The Vedas are several texts whose origin can be traced back to the ancient India. The texts belong to the Vedic period. The Vedic period is the earliest time in Indian history that can be accounted for by texts and other forms of literature (Jamison and Witzel 2). These texts are often referred to as the Vedic literature. The Vedas are written in Vedic Sanskrit (Jamison and Witzel 2). Indians have always considered them to be “Apauruseya.” This phrase means that they were not written by a human author. They are said to be written by “Paramatman’s” breath (Fitzgerald 14). These texts are also considered to be written in his likeness. Once they were written, the Sages made the decision to give them as a gift to the human race.

The Vedas are thought to be the one true scripture. All sects of the Hindu religion can trace their history back to the Vedas. Furthermore, supporters of the Vedic religion argue that all religions in the world can trace their history back to the Vedas texts. In this regard, Vedic religion is the one true religion. In these texts, there are numerous deities mentioned. They include the Agin, Mitra, Varuna and Indra. These deities are different names, which all refer to the one single truth (Fitzgerald 19).

The Vedas provides individuals with a common scripture. This scripture offers people a guide on how they can lead their lives. Furthermore, the texts act as a guidebook, showing human beings how they can become the “Godhead” in their lives (Fitzgerald 19). Due to this, it is the human being’s duty to not only study them but also preserve them.

Unlike other forms of Indian scripts, the Vedas are often referred to as the “Sruti”. Common Indian scriptures such as the Vedic Sutras are referred to as “smrti”. The term “smrti” is directly translated to “remembered” (Jamison and Witzel 5). These scriptures were revealed to the primordial Seers, the Rsis and other authors, who then proceeded to write them as they remembered them. As opposed to this, “Sruti” means “hearing” (Jamison and Witzel 5). In this regard, the Vedas are considered to be the revelations experienced by the ancient Sages during their meditation rituals.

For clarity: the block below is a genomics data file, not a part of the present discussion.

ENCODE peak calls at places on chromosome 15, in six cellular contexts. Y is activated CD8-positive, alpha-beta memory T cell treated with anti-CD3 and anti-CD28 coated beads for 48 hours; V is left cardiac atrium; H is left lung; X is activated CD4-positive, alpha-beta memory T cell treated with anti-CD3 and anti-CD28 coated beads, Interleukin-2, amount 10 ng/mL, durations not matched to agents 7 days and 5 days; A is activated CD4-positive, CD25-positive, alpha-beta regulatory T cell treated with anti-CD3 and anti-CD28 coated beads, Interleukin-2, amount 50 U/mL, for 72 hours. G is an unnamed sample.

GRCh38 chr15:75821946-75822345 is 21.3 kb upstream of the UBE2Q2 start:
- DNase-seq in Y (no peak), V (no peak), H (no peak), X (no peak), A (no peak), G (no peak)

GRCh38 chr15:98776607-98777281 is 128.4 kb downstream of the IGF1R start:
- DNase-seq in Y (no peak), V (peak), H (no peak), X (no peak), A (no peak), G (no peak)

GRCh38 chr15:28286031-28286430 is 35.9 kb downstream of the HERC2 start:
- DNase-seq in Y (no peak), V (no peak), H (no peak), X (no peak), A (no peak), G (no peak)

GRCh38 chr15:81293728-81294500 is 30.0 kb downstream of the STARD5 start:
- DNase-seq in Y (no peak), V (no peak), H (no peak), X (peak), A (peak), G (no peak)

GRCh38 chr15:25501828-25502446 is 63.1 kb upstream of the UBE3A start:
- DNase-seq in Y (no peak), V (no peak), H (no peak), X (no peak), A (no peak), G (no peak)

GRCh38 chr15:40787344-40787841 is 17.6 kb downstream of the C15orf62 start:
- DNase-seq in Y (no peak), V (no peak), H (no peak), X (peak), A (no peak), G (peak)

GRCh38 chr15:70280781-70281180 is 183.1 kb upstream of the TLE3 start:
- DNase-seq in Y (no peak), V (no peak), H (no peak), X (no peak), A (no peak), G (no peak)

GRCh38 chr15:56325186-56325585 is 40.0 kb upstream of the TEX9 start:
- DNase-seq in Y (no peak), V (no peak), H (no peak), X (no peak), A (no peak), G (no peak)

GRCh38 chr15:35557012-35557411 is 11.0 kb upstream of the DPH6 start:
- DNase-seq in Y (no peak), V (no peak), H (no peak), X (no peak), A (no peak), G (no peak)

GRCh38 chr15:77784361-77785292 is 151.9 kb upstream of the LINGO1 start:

The Vedas texts are divided into four main types. They include Yajur Veda, Rg Veda, Sama Veda and Atharva Veda (Jamison and Witzel 6). The most important Veda of these four is the Rg Veda. It is also the oldest amongst the four. This Veda is an important part of Veda rituals. Furthermore, it continues to be used in modern Indian religion. The Rg Veda is a Samhita of verses. These verses create hymns that seek to praise multiple divinities during ritualistic practices (Jamison and Witzel 6). These hymns are said to have been written by the Bardic families. This is evident in their stylistic and linguistic qualities that set them apart from other Vedas.

The Atharva Veda also has unique qualities. As opposed to the other three Vedas that highlight the Srauta ritualistic practices, this particular Veda contains both black and white magical spells. The Veda also contains hymns to be recited during rituals such as marriages and death. It also contains materials dealing with the Vratya as well as royal power (Jamison and Witzel 7). Conversely, the Sama Veda is composed of chants, referred to as the “Samans”. These verses can be sung during rituals and are all extracted from the Rg Veda (Jamison and Witzel 8). Unlike the other three, the Yajur Veda is a little complicated. It is divided into Black and White branches. The White section contains mantras with a separate Brahmana. The Black section is made up of several texts, whose types are often mixed up. It is also the most complex section of the Yurga Vida.

Works Cited

Fitzgerald, Michael O. The Vedic religion: Introductory the Religion without a Name. In Introduction to Hindu Dharma: Illustrated. Bloomington: World Wisdom Inc.

Jamison, S.W. & Witzel, Michael. Vedic Hinduism. Retrieved on 27th Oct, from

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